How the Pragmatists Could Become the Best Climate Crusaders
Who can lead the UK's climate change efforts? In this opinion piece, James Dilley suggests that it may be the pragmatists, rather than the idealists, who succeed.
Last week, the Committee on Climate Change published a new report setting out the UK’s path to a zero-carbon future by 2050. Among other things, its writers recommend that homeowners turn their central heating down to 19c in the winter, governments limit the number of people flying and carnivores drastically cut down on their meat consumption.
The vast majority of climate scientists have made it clear for decades now that nations around the world need to reign in carbon emissions to avoid what is now being referred to as ‘catastrophic climate change’. That this is also being reflected in high-profile policy reports testifies to climate science - and the predictions that its models have come up with - becoming a mainstream concern for millions of voters in the UK.
What this means for politics is not always clear, but there can be little doubt that a zero-carbon plan for the future will entail massive changes in the way our politicians sell themselves and their parties to the electorate.
Who is best placed to lead this charge? It is not yet clear. The Green Party has been campaigning for climate change action for many years now but lacks widespread appeal despite increasing popularity. Perhaps that is because the country’s mainstream, centre-right leaning voters see them as ‘socialists’ or, in what is now surely an outdated epithet, ‘hippies’.
Which leads one to wonder whether or not the time has come for environmentalism - traditionally thought of as a ‘leftie’ cause but now arguably beyond ideology - should now be thought of as a matter for pragmatists who base their worldview on the wonders of scientific discovery. After all, the science itself could not be clearer; humans are having a significant impact on the climate, which will lead to a number of serious and potentially fatal effects for human civilisation.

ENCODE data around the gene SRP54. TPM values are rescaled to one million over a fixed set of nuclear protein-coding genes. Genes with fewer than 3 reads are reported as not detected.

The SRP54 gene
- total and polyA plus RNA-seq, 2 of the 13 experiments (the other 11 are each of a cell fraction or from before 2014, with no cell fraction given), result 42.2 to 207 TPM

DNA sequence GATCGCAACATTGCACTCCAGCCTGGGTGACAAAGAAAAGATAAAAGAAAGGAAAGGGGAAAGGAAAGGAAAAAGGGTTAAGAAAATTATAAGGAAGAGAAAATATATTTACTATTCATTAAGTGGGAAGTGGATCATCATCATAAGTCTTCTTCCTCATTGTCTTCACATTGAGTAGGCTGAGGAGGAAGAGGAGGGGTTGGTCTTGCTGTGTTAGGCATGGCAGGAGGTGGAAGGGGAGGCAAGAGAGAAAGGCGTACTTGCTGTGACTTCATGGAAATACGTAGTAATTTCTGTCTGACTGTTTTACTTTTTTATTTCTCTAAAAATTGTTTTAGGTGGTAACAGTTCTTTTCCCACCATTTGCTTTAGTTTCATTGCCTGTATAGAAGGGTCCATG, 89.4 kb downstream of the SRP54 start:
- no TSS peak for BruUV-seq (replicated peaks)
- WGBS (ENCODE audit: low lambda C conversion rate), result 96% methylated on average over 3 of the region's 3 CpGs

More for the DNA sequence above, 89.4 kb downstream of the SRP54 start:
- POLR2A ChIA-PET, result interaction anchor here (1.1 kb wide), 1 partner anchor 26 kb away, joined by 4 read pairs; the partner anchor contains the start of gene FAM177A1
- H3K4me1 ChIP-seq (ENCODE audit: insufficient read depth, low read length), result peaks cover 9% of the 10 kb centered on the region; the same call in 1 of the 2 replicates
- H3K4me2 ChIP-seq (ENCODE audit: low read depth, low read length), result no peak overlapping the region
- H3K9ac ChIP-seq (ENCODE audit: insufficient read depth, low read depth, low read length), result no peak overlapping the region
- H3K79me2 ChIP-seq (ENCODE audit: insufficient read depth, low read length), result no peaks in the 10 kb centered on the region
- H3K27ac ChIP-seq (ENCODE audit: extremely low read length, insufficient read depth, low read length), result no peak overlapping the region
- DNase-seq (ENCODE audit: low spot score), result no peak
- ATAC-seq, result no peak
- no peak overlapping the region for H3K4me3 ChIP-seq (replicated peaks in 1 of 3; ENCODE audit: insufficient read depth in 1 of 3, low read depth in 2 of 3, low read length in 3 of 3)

There is surely space for the non-ideological to grasp the climate change mantle and back what would once have been called ‘radical’ environmental policies. After all, if the traditional left and right spectrum is indeed outdated, and many (especially the young) no longer think of society as a battle between socialists and capitalists, there is a huge space for those presenting the climate change battle as a matter of practical necessity rather than a utopian cause.
New parties like Renew are most obviously well-placed to do this, but others, like the Greens, might do well to actively try and quash criticisms that their apparatus is too heavily influenced by a socialist analysis of society’s problems. Maybe, just maybe, the time has come for the ‘radical realists’, as Rutger Bregman calls them, to become the climate warriors that the UK, and the world, now needs.